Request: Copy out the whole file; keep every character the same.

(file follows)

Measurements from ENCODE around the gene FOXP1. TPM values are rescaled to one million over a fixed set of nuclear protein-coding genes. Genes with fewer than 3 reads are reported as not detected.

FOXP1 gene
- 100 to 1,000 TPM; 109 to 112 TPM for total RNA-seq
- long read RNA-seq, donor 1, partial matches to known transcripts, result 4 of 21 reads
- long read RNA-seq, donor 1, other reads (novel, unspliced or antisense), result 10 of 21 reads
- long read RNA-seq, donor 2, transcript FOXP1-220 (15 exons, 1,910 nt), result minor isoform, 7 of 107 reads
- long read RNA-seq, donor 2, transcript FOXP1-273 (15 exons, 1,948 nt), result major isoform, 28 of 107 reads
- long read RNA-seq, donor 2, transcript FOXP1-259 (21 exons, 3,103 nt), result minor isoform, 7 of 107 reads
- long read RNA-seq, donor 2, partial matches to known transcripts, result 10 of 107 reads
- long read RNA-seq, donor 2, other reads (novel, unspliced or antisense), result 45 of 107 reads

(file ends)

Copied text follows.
Measurements from ENCODE around the gene FOXP1. TPM values are rescaled to one million over a fixed set of nuclear protein-coding genes. Genes with fewer than 3 reads are reported as not detected.

FOXP1 gene
- 100 to 1,000 TPM; 109 to 112 TPM for total RNA-seq
- long read RNA-seq, donor 1, partial matches to known transcripts, result 4 of 21 reads
- long read RNA-seq, donor 1, other reads (novel, unspliced or antisense), result 10 of 21 reads
- long read RNA-seq, donor 2, transcript FOXP1-220 (15 exons, 1,910 nt), result minor isoform, 7 of 107 reads
- long read RNA-seq, donor 2, transcript FOXP1-273 (15 exons, 1,948 nt), result major isoform, 28 of 107 reads
- long read RNA-seq, donor 2, transcript FOXP1-259 (21 exons, 3,103 nt), result minor isoform, 7 of 107 reads
- long read RNA-seq, donor 2, partial matches to known transcripts, result 10 of 107 reads
- long read RNA-seq, donor 2, other reads (novel, unspliced or antisense), result 45 of 107 reads